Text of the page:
"We found out a long time ago that if we share what we have with others, it comes back tenfold," says 57-year-old rancher Charlie Overton, who guided us across his El Yeso Ranch, where we spent the night in a very comfortable bunkhouse.
"I have an opportunity to explain to guests what our lifestyle is - we're not rapers of the land, but actually caretakers of it," continues Overton. "They're my best ambassadors. They go back into the world, and tell people what they have heard."
It's a treat to get to spend time with genuine cowboys like Overton. His grandfather founded the ranch in 1926. Once 180 square miles, the ranch is now down to a third of that size. But 60 square miles is still a mighty big back yard!
And like many of these ranches, Overton's place is brimming with history. El Yeso Ranch includes the site of the old Sanchez homestead, where the Kid was a frequent visitor.
"You're standing right where Billy stood," declares Overton.
We learned that the legend that claims the Kid killed 21 men by his 21st birthday is just that - a legend. He apparently committed four murders, two of which related to New Mexico's Lincoln County Wars.
Those violent days of New Mexico's history have inspired several books that show the Kid was one of many who had blood on their hands. That doesn't excuse the fact that Billy the Kid was a murderer and a thief, however. The ride doesn't glorify him or make him into a hero figure.
Back to the Present
The ride is also a celebration of the present. We're writing our own history as we ride 20 miles a day or more through this vast, spectacular, unspoiled country.
Albuquerque schoolteacher Beth MacQuigg is here for the second year in a row. She's enthralled by the scenery, the chance to spend time with her beloved horse, and the special quality of the ranch families who live in this country.
"It's got everything to do with heart," MacQuigg says. "And the horses that finish this ride, they're full of heart, too!"
Our group of 15 riders got along famously. They included a banker, a computer guru, three retired police officers, a former Air Force commander, and a 76-year-old attorney from Denver. This very active, fit, personable man was an inspiration. "You can't quit!" was how he summed up his philosophy. Right on!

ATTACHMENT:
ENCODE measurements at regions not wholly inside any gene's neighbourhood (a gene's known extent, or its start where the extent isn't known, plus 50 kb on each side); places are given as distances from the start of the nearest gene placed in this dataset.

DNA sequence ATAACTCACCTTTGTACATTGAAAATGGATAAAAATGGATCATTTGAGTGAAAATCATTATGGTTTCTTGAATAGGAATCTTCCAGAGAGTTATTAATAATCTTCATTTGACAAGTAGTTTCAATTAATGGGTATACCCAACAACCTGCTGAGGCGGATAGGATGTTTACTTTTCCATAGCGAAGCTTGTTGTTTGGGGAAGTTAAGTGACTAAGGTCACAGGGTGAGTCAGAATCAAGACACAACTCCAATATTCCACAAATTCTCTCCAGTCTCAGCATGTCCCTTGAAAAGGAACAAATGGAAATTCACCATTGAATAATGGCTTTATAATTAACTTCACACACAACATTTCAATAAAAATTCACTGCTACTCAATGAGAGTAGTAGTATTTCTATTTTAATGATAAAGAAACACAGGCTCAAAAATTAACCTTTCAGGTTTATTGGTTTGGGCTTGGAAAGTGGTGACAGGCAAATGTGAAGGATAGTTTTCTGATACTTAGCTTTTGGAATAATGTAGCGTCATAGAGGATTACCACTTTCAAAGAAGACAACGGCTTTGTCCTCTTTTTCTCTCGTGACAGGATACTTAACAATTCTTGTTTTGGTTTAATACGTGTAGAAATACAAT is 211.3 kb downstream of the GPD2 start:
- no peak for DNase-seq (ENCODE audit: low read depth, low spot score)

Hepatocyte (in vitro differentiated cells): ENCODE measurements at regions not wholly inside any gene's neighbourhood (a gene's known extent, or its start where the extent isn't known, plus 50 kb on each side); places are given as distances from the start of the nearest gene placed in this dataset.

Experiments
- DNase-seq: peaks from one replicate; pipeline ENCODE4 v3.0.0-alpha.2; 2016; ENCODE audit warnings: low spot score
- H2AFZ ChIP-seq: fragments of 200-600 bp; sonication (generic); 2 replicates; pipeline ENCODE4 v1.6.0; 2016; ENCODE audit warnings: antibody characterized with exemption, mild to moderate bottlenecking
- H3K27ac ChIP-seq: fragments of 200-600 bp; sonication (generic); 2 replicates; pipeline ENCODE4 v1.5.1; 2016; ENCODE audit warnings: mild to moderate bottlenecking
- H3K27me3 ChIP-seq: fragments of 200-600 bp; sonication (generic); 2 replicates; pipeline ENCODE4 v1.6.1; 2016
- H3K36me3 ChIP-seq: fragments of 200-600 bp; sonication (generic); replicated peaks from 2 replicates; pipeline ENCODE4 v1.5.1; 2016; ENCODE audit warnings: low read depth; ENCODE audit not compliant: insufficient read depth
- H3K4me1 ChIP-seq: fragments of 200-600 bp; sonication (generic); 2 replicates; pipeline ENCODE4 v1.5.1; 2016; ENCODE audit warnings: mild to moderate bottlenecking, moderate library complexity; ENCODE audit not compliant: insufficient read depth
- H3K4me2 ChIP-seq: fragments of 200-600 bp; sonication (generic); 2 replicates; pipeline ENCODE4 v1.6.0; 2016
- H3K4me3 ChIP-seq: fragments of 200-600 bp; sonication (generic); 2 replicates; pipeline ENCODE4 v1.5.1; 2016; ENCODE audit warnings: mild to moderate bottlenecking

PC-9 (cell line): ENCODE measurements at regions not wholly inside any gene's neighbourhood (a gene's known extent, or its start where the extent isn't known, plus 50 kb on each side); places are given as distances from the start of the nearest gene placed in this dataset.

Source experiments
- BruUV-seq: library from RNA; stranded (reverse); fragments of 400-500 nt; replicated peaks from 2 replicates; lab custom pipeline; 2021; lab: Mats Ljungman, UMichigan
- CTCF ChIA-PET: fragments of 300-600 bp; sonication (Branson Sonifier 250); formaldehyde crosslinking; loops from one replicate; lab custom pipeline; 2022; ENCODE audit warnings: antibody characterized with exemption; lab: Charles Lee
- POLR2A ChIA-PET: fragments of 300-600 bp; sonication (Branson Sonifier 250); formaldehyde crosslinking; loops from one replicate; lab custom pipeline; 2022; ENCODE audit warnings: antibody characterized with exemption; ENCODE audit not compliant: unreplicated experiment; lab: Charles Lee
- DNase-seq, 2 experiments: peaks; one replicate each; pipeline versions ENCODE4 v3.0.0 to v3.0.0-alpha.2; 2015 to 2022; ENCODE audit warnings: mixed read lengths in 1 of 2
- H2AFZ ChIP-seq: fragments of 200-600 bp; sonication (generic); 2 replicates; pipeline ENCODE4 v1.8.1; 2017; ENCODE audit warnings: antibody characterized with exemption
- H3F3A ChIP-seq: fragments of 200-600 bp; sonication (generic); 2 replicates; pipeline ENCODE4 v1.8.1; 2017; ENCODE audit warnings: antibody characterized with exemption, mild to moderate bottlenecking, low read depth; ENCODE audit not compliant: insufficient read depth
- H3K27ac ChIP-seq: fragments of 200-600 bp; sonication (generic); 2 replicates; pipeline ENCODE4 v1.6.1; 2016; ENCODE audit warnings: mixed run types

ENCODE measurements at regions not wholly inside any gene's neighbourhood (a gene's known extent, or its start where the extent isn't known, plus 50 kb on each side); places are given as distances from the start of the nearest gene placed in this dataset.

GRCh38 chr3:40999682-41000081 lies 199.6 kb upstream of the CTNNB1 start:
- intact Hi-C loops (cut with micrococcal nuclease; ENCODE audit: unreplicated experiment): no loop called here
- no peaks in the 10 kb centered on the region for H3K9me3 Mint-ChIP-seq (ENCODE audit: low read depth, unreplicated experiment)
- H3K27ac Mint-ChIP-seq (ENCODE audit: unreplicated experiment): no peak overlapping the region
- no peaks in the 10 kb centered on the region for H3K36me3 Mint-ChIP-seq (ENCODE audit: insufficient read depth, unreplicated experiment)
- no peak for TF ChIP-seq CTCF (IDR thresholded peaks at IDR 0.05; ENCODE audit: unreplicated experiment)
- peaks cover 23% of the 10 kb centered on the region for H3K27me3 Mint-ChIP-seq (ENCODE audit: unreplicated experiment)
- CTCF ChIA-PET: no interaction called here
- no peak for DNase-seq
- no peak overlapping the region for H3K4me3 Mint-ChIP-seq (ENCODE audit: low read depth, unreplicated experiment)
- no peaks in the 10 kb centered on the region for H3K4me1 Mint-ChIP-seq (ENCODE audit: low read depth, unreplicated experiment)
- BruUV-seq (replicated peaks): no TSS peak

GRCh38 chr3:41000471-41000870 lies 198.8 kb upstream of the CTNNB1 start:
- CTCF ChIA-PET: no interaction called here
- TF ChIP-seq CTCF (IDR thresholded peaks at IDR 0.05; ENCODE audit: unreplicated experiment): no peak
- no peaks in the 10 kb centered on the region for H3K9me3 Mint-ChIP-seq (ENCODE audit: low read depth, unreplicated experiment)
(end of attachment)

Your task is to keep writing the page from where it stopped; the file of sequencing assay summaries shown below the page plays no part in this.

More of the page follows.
We rode every day, but there was no shame in taking a day or two off. And several saddle-sore guests unused to days on horseback did just that. Even people who ride every day couldn't deny they ached the first day or two. But by Day 3, many of us felt as though we were born to do this.
"If I could do this every day, 365 days a year, that'd be almost enough," former Scottsdale Police Officer Marcy Miller said with a smile.
Each day when the sun went down, the night sky put on quite a show. Most of the ride went through areas that are blank spots on the New Mexico road map, and we often camped where there were absolutely no lights in sight. Outside of those blinking satellites moving through the stars, it seemed as if we had the planet all to ourselves.
On the trail, we saw antelope, jack rabbits, and even a big bobcat.
Our last night on the trail was spent at the Padilla house on the G-Bar-F Ranch. Built in the 1870s, it was Billy the Kid's first stop after escaping from Lincoln. His friends who lived here helped cut off his handcuffs and leg irons, which were recently discovered on the property
The next day, we rode into Lincoln, one of the best-preserved Old West towns in the country. Lincoln looks much as it did the day Billy the Kid made his bloody break for freedom. You can still see the bullet holes in the courthouse wall and stand where history happened.
We paused for a picture in front of the famous courthouse before parading our horses down the quiet highway that serves as the historic town's main street.
There's no way to experience New Mexico's past and present quite like participating in The Trail of Billy's Last Ride. And if you're lucky, you'll be one of the 25 guests who get to do just that when the adventure resumes this year; the ride will take place May 9-17, 2009.